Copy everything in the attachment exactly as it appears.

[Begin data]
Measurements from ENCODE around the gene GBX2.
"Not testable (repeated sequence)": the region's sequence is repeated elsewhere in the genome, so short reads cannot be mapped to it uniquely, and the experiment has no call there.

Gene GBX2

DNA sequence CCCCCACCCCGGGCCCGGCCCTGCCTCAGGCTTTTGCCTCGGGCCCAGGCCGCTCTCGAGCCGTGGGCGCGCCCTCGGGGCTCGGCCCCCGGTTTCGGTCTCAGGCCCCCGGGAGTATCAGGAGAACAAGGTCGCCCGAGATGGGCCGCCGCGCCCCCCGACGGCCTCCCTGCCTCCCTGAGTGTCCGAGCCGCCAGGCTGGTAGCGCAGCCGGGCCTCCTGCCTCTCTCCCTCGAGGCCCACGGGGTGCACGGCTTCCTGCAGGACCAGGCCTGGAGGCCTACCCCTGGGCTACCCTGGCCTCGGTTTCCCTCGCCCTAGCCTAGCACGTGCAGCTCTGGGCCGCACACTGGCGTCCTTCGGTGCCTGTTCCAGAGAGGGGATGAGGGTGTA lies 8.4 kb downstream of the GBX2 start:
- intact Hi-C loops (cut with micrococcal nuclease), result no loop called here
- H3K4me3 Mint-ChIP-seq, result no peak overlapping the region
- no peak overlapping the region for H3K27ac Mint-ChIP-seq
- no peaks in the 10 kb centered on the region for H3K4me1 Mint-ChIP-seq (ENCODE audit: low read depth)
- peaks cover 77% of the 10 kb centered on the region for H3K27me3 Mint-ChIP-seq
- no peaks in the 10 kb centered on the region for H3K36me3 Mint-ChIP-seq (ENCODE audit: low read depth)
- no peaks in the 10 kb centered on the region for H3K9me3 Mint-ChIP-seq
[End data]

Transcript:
Measurements from ENCODE around the gene GBX2.
"Not testable (repeated sequence)": the region's sequence is repeated elsewhere in the genome, so short reads cannot be mapped to it uniquely, and the experiment has no call there.

Gene GBX2

DNA sequence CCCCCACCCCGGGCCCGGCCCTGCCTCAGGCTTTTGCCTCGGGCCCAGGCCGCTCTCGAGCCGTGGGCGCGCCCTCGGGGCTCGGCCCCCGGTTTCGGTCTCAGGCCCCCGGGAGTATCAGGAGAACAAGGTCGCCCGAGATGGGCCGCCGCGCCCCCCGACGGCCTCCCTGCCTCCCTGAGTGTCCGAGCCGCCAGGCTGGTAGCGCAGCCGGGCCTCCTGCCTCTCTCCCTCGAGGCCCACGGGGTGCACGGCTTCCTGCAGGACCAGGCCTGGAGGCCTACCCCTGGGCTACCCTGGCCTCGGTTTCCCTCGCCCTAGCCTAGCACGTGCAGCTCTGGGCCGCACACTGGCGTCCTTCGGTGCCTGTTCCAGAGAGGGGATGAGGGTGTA lies 8.4 kb downstream of the GBX2 start:
- intact Hi-C loops (cut with micrococcal nuclease), result no loop called here
- H3K4me3 Mint-ChIP-seq, result no peak overlapping the region
- no peak overlapping the region for H3K27ac Mint-ChIP-seq
- no peaks in the 10 kb centered on the region for H3K4me1 Mint-ChIP-seq (ENCODE audit: low read depth)
- peaks cover 77% of the 10 kb centered on the region for H3K27me3 Mint-ChIP-seq
- no peaks in the 10 kb centered on the region for H3K36me3 Mint-ChIP-seq (ENCODE audit: low read depth)
- no peaks in the 10 kb centered on the region for H3K9me3 Mint-ChIP-seq